Home  |  Poker Roll  |  Poker Tweeter  |  FlopZoom  |  FlopZoom Lite  |  News  |  Blog
FlopCruncher Lite Tutorial

By now you must have seen the various poker TV shows and their hand win percentage graphics. And you may have already memorized many hand vs. hand win percentages. Now it's time to refine that knowledge.

We're going to give you a few examples of how to use FlopCruncher Lite to examine hand vs. hand scenarios. We hope this will get you started and help you to use FlopCruncher Lite to develop a better feel for Hold'em starting hands and probabilities.
Pair vs. Pair

This is a classic situation, and one that we will see over and over again in our poker careers. Aces vs. kings is, in fact, the default scenario when you first install FlopCruncher Lite.

  • Select A A vs. K K
  • Select "heads-up" from the "others" menu
  • Click "Deal"
The kings are a massive underdog, of course. Now leave the suits of the four cards the same and just change the ranks.

Try these heads-up scenarios:

  • A A vs. 10 10
  • A A vs. 7 7
  • J J vs. 9 9
  • 4 4 vs. 2 2
Does it matter how far apart the ranks of the pairs are? Why did the sevens do slightly better against the aces than the kings did?
Pair vs. Overcards

Ah, another classic: the "race" situation. Under the right conditions both of these hands are worthy of all-ins before the flop ("good enough to go broke with"), and it's happened many times.

Just leave the suits as they were and click the ranks to change them for these examples.

Select Q Q vs. A K then click "Deal." See why it's called a "race"?

Now try it with 7 7 vs. K 9 . Not too much different, really. The player with the pair starts out as a slight favorite preflop, but pairing either of the opponent's cards will beat him unless the pair improves.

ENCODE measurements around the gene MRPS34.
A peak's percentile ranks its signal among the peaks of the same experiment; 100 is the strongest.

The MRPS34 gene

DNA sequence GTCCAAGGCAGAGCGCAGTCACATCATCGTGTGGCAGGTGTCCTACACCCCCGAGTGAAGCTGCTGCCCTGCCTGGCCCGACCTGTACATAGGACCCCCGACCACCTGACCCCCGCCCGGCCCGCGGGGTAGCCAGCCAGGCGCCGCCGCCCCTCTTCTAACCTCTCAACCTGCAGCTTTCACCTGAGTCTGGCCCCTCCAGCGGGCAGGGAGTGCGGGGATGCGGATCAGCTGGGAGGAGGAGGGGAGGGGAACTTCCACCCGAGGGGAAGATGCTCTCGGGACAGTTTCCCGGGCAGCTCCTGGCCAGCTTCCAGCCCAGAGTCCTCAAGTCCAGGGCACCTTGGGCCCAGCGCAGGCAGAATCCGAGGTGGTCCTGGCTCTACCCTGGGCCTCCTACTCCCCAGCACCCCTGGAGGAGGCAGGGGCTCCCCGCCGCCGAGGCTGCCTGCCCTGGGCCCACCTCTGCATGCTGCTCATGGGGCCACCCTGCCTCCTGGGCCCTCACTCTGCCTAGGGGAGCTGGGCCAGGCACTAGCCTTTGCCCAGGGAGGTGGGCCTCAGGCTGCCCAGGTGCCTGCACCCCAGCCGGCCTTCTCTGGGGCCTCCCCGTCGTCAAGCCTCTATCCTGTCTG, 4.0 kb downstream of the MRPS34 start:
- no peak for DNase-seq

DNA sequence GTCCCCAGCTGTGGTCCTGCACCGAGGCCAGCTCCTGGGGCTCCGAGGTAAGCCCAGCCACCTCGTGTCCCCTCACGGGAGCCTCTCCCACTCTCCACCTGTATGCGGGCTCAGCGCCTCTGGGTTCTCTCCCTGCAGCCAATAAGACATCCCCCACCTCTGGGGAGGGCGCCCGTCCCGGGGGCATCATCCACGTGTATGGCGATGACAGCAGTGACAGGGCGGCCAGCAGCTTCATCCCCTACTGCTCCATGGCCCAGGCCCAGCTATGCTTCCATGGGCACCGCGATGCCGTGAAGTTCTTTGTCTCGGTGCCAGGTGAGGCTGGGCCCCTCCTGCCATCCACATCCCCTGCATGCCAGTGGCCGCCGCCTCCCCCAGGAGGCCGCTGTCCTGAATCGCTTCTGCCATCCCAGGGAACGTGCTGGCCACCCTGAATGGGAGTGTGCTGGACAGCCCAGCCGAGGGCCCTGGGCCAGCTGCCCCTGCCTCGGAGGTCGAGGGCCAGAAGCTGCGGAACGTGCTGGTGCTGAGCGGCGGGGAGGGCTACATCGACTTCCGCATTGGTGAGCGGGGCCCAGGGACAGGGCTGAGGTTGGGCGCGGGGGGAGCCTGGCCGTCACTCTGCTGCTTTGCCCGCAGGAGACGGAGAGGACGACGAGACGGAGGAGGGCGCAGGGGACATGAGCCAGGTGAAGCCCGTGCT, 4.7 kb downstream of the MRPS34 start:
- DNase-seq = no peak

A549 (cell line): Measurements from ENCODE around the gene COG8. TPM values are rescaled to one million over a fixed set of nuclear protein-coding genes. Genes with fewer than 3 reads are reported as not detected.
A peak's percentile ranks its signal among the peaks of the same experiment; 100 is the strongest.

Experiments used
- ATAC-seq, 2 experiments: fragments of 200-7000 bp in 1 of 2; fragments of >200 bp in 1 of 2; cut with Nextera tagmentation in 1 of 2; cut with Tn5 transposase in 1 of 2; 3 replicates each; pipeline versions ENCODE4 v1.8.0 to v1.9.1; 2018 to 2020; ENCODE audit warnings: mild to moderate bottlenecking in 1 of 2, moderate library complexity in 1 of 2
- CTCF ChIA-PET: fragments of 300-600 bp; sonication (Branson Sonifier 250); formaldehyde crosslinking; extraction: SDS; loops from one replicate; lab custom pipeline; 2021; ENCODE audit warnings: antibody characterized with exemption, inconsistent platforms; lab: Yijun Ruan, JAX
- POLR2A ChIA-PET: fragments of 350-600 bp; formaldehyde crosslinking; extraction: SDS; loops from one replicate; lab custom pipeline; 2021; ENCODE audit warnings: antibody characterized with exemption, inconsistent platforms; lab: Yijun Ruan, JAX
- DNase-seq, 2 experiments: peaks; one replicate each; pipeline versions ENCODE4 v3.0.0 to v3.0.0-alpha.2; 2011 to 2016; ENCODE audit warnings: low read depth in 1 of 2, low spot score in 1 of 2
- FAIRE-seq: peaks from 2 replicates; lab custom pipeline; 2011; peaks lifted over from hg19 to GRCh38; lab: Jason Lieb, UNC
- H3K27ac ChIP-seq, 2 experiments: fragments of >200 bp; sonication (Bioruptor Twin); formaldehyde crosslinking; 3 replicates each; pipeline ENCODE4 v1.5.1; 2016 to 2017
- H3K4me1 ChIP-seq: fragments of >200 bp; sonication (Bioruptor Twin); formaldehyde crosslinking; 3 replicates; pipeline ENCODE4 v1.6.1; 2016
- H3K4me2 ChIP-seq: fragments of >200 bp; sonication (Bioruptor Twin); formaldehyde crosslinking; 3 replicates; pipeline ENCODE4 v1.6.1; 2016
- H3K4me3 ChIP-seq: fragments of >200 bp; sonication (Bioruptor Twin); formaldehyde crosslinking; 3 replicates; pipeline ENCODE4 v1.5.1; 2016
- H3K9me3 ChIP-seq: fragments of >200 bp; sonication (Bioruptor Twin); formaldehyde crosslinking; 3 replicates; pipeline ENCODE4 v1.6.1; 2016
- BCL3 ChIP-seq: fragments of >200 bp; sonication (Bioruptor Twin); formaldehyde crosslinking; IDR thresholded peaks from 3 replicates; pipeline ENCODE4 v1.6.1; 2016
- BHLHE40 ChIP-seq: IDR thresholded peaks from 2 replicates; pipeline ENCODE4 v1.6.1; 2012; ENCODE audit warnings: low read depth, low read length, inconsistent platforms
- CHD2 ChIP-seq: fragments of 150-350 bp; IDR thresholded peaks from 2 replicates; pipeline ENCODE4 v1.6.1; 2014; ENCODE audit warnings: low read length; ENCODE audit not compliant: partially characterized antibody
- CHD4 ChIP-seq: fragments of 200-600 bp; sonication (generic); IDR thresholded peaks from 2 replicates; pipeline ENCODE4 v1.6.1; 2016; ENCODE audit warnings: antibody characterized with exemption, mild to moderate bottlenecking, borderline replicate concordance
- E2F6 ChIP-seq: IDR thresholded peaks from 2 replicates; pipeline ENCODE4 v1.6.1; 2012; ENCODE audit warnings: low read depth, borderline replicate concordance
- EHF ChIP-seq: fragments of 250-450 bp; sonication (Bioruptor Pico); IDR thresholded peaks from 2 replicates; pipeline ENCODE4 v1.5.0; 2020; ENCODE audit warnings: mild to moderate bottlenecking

Now run it with 7 7 against 9 8 . The sevens are a slightly smaller favorite. But why? The sevens are still up against two overcards.

Could it be that because the 9 8 is a "connector" hand? Connected cards with consecutive ranks are far easier to make straights with than "gappers" like K 9 .

And 9 8 can make several higher straights than the sevens could. Those kinds of differences can and will affect your odds.
Pair vs. Undercards

The best thing about this situation for the player with the undercards is that they're both live (i.e. the other player doesn't have one). The worst thing for the undercards is that they'll need more than one board card to help them catch up to the overpair.

Run J J vs. 10 9 , then J J vs. 5 4 . The jacks are a bigger favorite against the 10 9 . Why?

Could it be because the jacks make it much harder for the 10 9 to make the king-high, queen-high, and jack-high straights? On the other hand, the jacks are far enough away that they don't interfere with any of the straights that the 5 4 could make.

Remember that straights are relatively hard to make, which is why they're worth more than three of a kind or two pair. Thus the actual difference in percentages is small but still noticeable.

Let's start with the worse possible case. It's a nightmare scenario: aces vs. "big slick." A A vs. A K .

This is the worst way to be dominated preflop: your high card is the same rank as the other player's pair. Big slick needs at least two board cards to crack the aces. And, to put it politely, you'll need to be sitting on a golden horseshoe for that to happen.